Microsoft is also overhauling WSL. Later this year, it’ll start shipping with a full Linux kernel, created and customized in-house by Microsoft’s engineers.
You heard that right. The Linux kernel will eventually be a component available within Windows. That’s nothing short of amazing considering that, in 2001, then-Microsoft CEO Steve Ballmer called it a “cancer” over licensing fears.
Microsoft’s kernel will be based on the current-generation long-term stable (LTS) release of Linux, Version 4.19. According to Microsoft program manager Jack Hammons, this will be rebased at the advent of any new LTS release, so that it’s always at the cutting edge.
Why does this matter? Because the former WSL didn’t have a “real” Kernel, instead using a sophisticated compatibility layer. This meant that some things wouldn’t work. Tasks which relied on kernel functionality not implemented in Windows Subsystem for Linux, like CUDA processing, would fall flat.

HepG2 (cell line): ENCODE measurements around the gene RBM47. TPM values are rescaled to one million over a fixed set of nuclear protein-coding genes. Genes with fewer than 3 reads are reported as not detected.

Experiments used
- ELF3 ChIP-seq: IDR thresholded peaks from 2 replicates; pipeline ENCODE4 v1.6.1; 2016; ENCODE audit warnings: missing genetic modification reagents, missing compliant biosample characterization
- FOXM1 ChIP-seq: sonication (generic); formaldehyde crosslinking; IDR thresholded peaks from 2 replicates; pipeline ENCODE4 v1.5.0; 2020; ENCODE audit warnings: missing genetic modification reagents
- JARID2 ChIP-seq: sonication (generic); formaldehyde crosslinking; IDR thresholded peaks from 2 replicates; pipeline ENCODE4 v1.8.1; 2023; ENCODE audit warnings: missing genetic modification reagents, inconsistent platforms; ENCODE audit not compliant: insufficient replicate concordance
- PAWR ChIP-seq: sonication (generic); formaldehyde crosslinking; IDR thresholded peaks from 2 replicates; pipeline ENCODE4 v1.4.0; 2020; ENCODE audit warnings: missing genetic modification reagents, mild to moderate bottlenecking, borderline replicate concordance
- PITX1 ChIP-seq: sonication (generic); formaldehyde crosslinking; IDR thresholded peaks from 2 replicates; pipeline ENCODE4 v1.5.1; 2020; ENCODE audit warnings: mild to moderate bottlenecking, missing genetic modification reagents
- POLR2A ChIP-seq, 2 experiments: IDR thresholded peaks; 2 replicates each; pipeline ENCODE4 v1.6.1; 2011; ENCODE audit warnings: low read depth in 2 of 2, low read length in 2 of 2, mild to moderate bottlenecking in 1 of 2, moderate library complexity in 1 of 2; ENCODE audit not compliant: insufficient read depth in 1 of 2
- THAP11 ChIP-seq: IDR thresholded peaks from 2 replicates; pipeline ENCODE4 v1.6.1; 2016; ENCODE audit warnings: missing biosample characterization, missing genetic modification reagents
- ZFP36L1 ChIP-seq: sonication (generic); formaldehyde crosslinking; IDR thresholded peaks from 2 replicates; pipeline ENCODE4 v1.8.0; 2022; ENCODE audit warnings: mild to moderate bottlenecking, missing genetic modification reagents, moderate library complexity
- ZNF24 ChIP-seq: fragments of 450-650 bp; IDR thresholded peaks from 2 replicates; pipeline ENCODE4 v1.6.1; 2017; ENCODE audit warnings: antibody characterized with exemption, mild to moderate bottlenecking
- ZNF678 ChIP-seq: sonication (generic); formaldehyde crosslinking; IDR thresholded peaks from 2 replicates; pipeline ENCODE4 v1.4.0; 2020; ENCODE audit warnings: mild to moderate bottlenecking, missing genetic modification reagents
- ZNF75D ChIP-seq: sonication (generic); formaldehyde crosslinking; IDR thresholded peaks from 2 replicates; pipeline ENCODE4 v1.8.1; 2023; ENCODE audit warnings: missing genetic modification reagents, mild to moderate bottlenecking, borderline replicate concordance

Obviously, Microsoft isn’t making any specific claims about functionality at this premature stage. Hammons says the kernel that features in the upcoming version of Windows Subsystem for Linux, which Microsoft called WSL2, will be a “minimal” kernel designed to be a drop-in replacement for the current emulation architecture.
For those worried about a return to the sordid days of “embrace, extend, extinguish,” don’t be. Microsoft is promising to be “be good citizens and contribute back the changes that we make.” This isn’t purely altruistic. Failing to do so could introduce irregularities into the Microsoft-maintained Kernel, and potentially even security risks.